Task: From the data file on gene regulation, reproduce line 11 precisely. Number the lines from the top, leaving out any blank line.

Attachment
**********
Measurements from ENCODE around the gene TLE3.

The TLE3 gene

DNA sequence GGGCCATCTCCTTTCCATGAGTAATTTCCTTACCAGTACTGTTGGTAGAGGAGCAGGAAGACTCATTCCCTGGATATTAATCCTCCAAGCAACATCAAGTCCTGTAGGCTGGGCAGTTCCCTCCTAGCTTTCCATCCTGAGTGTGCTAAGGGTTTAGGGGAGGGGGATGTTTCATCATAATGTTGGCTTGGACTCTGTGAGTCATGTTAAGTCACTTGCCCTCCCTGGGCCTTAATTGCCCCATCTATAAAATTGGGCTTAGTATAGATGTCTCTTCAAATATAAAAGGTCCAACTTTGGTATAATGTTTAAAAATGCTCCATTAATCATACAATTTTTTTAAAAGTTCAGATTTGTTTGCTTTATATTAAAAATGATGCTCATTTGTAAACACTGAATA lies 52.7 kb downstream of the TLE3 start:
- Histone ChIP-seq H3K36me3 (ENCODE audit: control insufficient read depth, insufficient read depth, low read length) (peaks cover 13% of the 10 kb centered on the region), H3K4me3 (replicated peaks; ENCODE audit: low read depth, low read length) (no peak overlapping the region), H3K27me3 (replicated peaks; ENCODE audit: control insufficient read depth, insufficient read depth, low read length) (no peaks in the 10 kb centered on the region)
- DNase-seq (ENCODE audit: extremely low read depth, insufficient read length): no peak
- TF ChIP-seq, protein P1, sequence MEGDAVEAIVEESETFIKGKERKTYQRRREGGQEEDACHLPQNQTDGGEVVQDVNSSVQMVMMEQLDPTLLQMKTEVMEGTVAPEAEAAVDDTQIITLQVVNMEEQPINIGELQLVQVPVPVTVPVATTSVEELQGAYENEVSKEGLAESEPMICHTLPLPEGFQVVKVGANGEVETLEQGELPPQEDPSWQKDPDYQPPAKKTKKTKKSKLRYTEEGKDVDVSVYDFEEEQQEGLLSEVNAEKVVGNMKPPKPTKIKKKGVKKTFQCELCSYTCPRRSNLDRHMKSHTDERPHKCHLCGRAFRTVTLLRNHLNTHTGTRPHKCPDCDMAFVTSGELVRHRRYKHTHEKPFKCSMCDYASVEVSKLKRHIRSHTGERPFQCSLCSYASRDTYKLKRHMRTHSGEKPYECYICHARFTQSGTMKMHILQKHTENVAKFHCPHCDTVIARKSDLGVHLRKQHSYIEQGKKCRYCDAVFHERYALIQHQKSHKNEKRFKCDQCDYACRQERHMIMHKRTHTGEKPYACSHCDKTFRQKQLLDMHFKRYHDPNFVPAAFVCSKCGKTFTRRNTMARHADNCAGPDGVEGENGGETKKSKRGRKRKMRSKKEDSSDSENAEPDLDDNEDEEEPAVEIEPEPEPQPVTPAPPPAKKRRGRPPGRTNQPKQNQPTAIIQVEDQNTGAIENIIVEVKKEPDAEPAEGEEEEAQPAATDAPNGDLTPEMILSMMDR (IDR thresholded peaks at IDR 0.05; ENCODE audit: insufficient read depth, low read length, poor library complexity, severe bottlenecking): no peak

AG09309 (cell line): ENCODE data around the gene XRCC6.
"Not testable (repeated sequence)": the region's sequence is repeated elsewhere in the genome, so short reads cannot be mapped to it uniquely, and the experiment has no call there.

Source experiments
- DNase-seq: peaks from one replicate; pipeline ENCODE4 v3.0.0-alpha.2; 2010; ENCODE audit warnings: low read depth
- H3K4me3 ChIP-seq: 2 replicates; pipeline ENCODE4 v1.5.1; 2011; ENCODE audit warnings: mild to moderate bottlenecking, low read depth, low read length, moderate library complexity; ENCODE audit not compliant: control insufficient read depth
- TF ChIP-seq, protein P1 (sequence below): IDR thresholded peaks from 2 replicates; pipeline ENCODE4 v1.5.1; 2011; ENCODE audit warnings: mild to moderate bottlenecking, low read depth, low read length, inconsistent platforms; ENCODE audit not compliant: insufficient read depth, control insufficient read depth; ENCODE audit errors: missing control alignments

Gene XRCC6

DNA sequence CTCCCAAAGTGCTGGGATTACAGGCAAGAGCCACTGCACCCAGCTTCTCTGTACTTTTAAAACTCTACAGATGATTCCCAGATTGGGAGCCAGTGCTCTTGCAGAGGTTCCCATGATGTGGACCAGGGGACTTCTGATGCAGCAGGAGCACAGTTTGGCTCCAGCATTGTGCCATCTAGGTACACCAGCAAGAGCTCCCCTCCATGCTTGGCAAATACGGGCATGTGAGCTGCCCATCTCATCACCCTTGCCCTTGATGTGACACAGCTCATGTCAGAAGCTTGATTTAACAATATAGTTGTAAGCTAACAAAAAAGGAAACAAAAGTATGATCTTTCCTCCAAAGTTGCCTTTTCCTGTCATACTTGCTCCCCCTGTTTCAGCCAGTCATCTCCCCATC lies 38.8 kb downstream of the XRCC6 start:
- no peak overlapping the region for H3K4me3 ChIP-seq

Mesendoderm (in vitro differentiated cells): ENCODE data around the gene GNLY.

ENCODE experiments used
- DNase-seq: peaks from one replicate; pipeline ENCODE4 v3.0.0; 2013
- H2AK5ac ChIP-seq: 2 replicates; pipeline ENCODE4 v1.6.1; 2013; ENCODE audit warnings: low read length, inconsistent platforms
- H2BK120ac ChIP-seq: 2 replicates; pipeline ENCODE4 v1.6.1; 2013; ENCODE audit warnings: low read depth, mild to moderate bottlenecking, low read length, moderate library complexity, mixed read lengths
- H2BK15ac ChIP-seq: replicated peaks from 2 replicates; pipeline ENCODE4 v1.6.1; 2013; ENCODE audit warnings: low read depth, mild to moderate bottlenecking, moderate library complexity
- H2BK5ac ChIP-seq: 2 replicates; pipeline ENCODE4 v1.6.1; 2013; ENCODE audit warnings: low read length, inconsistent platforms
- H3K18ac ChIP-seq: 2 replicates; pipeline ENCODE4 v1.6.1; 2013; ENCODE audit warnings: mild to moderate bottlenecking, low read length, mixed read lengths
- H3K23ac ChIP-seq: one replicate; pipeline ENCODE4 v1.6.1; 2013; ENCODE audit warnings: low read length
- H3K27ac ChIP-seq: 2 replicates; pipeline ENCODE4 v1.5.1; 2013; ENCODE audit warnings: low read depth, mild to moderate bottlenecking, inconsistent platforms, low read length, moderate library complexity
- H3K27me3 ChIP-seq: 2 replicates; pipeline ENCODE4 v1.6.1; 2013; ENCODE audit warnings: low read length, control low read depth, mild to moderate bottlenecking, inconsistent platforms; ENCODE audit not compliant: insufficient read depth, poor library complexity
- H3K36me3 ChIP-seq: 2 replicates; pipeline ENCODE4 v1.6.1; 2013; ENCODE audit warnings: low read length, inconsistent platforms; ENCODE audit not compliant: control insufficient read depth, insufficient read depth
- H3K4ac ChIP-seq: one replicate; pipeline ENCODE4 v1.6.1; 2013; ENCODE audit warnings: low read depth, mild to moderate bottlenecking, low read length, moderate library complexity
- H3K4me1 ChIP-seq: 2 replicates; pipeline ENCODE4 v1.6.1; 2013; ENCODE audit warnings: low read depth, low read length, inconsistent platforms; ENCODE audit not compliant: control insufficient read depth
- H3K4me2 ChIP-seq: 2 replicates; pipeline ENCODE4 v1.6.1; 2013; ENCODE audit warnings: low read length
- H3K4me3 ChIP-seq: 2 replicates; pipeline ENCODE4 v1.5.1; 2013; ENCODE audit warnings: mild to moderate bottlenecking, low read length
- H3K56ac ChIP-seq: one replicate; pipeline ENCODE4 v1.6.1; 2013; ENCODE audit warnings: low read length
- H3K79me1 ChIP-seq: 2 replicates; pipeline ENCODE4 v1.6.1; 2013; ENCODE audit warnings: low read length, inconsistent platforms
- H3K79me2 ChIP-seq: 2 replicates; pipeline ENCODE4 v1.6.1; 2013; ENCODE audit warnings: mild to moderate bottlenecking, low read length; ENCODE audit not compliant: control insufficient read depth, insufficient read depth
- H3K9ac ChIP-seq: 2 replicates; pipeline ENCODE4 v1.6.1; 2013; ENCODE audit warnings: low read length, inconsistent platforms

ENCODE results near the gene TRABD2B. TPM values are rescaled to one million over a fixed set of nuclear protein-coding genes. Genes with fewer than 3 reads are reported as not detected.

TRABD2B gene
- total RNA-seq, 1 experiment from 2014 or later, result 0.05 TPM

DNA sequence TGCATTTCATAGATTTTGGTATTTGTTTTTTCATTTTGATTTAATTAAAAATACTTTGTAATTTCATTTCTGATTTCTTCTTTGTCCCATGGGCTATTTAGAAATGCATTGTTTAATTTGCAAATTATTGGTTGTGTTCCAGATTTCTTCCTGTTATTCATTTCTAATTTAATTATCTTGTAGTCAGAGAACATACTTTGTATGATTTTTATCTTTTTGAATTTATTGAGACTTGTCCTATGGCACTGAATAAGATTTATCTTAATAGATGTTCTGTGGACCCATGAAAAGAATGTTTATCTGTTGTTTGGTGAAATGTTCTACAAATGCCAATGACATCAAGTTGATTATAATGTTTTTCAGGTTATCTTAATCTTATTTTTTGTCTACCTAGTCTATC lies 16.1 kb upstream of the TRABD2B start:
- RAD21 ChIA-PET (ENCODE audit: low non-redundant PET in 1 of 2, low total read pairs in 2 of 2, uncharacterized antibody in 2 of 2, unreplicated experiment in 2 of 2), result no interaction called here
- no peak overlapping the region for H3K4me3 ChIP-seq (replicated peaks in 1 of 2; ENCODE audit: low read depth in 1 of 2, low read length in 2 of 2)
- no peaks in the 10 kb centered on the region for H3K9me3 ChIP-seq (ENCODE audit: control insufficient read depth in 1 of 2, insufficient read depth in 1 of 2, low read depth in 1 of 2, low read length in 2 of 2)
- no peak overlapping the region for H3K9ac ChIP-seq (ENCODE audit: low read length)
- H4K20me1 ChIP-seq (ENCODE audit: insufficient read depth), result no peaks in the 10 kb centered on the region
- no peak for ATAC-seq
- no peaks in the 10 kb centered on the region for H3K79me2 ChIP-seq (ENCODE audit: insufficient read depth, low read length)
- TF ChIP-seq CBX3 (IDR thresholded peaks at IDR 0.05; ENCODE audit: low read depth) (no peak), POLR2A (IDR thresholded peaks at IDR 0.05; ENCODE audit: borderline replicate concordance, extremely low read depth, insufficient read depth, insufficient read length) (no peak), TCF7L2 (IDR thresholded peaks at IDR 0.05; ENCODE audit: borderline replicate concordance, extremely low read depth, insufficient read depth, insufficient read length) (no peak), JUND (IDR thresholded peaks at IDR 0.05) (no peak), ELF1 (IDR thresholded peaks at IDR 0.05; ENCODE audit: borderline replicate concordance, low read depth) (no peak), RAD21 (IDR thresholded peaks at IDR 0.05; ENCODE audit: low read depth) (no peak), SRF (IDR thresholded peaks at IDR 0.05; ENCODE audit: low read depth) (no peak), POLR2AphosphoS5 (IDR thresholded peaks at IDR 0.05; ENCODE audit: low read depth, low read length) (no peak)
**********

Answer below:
- H3K4me3 ChIP-seq: 2 replicates; pipeline ENCODE4 v1.5.1; 2011; ENCODE audit warnings: mild to moderate bottlenecking, low read depth, low read length, moderate library complexity; ENCODE audit not compliant: control insufficient read depth